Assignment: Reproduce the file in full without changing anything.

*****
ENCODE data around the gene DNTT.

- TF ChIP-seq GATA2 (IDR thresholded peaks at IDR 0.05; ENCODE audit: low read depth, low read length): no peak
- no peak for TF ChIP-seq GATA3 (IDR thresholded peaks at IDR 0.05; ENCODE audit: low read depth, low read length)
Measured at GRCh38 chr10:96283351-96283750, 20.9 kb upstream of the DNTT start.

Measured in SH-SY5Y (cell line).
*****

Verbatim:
ENCODE data around the gene DNTT.

- TF ChIP-seq GATA2 (IDR thresholded peaks at IDR 0.05; ENCODE audit: low read depth, low read length): no peak
- no peak for TF ChIP-seq GATA3 (IDR thresholded peaks at IDR 0.05; ENCODE audit: low read depth, low read length)
Measured at GRCh38 chr10:96283351-96283750, 20.9 kb upstream of the DNTT start.

Measured in SH-SY5Y (cell line).